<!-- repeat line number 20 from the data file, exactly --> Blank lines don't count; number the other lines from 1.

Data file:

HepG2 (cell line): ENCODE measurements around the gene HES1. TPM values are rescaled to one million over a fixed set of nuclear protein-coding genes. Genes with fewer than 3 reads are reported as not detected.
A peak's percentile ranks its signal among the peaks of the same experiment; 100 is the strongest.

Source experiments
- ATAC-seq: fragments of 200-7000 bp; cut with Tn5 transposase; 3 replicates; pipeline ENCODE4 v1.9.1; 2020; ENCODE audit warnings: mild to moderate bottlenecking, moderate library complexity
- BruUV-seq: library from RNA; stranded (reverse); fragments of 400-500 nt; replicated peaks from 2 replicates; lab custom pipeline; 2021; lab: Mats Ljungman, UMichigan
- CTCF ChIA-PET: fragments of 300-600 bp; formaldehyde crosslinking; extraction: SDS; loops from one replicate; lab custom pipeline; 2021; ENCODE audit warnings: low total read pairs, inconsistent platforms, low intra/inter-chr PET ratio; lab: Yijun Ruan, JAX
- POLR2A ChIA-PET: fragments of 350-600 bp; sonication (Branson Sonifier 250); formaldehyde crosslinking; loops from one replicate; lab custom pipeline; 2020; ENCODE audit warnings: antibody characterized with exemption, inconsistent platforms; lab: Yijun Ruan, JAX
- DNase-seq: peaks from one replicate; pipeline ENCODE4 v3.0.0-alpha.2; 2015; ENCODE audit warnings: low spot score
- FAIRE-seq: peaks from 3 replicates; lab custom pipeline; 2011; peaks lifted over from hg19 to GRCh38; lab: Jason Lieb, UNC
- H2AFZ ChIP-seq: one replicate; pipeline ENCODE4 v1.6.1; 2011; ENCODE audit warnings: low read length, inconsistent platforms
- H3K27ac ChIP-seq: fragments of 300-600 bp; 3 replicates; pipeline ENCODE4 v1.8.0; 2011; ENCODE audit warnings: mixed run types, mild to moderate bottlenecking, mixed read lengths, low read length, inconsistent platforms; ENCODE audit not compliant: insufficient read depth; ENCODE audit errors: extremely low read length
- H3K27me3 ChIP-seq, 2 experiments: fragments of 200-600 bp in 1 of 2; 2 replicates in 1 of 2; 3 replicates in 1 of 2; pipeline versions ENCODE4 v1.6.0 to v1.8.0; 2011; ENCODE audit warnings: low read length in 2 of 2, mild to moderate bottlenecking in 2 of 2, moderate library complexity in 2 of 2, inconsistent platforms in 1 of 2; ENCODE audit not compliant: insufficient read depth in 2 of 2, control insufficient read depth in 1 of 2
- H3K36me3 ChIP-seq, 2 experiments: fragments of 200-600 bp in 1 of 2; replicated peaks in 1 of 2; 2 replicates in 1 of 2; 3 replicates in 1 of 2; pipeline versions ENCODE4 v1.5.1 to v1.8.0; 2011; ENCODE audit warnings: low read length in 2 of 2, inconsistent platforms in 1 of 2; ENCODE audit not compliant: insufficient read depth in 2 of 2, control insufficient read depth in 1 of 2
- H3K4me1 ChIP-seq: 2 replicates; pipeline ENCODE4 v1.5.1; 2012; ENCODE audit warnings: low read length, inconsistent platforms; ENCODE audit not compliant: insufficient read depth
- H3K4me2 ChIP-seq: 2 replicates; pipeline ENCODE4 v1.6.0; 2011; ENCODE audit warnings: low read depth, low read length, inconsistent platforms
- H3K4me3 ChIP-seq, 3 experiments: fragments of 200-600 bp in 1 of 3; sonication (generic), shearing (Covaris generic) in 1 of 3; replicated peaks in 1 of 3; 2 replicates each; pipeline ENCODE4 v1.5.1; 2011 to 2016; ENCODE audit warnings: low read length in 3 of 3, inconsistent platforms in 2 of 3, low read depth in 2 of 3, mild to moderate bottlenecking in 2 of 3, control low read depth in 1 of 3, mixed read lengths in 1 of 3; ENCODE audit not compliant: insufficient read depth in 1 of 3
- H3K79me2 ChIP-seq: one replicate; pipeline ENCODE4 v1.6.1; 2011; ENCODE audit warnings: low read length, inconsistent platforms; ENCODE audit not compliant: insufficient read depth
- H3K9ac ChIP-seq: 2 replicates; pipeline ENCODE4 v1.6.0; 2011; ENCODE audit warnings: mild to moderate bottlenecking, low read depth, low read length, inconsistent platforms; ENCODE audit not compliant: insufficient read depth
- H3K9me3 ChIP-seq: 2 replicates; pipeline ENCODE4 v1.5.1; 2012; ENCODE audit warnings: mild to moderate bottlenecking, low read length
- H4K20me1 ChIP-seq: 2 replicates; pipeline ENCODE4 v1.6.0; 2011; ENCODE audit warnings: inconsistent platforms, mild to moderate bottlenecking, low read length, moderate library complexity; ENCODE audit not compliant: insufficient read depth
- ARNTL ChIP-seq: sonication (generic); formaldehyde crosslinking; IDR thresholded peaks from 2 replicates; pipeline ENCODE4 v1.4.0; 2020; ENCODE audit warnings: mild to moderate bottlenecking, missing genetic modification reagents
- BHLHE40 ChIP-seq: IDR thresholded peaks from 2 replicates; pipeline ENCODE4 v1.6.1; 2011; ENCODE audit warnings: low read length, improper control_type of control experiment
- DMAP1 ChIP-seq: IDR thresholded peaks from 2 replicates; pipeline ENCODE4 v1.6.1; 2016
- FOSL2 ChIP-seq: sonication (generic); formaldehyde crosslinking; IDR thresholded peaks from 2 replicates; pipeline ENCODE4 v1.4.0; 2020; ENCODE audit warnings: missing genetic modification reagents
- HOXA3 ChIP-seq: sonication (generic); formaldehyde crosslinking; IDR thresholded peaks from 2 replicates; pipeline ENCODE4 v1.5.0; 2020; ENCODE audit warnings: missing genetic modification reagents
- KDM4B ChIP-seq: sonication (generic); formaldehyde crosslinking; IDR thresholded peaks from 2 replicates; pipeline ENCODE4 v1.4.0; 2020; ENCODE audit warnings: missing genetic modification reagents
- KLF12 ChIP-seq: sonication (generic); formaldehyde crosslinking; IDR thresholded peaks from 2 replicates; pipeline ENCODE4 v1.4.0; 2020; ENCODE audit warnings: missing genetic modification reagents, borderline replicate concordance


- H4K20me1 ChIP-seq: 2 replicates; pipeline ENCODE4 v1.6.0; 2011; ENCODE audit warnings: inconsistent platforms, mild to moderate bottlenecking, low read length, moderate library complexity; ENCODE audit not compliant: insufficient read depth